Thursday, 21 January 2010

Do the Right Thing

Krugman: “A message to House Democrats: This is your moment of truth. You can do the right thing and pass the Senate health care bill. Or you can look for an easy way out, make excuses and fail the test of history.”


‘Hamas accepts Israel’s right to exist’

Jerusalem Post: in Arabic, though?


Wednesday, 20 January 2010

He Wasn’t The One We’ve Been Waiting For

Paul Krugman Blog: “I’m pretty close to giving up on Mr. Obama, who seems determined to confirm every doubt I and others ever had about whether he was ready to fight for what his supporters believed in.”


Tuesday, 19 January 2010

The Conservative Case For Gay Marriage

Ted Olson: “Another argument, vaguer and even less persuasive, is that gay marriage somehow does harm to heterosexual marriage. I have yet to meet anyone who can explain to me what this means.”


Monday, 18 January 2010

Congress takes a bold stand against surveillance abuses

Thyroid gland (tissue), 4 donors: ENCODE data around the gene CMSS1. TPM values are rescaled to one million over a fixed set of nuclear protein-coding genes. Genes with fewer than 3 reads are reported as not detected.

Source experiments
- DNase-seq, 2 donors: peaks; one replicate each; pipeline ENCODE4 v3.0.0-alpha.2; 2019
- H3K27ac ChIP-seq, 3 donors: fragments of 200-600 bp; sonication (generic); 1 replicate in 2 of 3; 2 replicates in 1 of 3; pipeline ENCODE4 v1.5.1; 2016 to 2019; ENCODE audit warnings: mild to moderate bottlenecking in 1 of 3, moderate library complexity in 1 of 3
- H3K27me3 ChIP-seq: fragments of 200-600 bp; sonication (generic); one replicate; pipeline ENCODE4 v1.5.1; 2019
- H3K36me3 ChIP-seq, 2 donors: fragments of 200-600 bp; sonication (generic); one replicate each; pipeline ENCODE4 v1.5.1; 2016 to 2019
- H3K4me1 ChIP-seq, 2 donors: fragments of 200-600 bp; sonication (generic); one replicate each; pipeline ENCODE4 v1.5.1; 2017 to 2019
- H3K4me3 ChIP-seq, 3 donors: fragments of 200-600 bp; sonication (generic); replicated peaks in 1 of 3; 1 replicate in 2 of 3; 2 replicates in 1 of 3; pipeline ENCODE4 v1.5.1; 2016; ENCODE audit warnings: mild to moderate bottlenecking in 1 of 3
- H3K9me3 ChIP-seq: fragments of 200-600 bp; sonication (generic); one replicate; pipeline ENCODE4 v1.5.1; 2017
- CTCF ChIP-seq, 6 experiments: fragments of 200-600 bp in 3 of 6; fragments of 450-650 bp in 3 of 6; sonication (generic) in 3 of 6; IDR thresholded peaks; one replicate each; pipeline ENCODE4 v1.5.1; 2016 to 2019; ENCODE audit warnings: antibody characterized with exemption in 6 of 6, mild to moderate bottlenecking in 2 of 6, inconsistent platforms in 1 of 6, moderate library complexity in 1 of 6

Glenn Greenwald: “Surely, the U.S. Congress that is now putting its foot down on private companies cooperating with such abusive spying elsewhere would react very angrily in the face of revelations that it was being done here. Actually, in the face of such revelations less than two years ago, they ended up on a very bipartisan basis legalizing the illegal spying program and immunizing the telecoms that enabled it all.”


New Evidence For Seas of Liquid Diamond On Neptune

io9: “Vast seas of diamond could also explain how the giant planets’ magnetic fields got warped too, with the magnetic pole as much as 60 degrees off from the geologic one.”


The Bank Tax